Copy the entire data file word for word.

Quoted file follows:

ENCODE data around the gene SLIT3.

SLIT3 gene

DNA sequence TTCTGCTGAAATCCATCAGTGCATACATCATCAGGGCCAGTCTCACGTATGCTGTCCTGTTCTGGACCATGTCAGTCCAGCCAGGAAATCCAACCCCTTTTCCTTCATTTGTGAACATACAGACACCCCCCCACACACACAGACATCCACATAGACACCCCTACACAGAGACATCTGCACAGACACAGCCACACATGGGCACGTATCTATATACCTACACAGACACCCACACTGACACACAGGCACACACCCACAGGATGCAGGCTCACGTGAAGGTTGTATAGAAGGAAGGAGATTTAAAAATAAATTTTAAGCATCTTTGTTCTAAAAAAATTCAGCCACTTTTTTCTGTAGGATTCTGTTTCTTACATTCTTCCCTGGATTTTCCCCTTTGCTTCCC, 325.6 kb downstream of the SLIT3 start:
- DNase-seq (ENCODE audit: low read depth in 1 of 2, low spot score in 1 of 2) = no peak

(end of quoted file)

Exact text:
ENCODE data around the gene SLIT3.

SLIT3 gene

DNA sequence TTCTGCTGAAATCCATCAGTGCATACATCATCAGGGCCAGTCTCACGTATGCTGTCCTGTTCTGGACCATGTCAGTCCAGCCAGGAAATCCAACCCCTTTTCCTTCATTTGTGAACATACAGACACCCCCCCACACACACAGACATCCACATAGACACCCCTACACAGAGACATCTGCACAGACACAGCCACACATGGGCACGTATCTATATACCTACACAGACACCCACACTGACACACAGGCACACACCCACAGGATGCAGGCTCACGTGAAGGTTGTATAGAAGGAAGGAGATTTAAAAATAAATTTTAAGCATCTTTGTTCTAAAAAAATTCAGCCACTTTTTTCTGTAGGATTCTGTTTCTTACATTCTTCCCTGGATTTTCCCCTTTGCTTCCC, 325.6 kb downstream of the SLIT3 start:
- DNase-seq (ENCODE audit: low read depth in 1 of 2, low spot score in 1 of 2) = no peak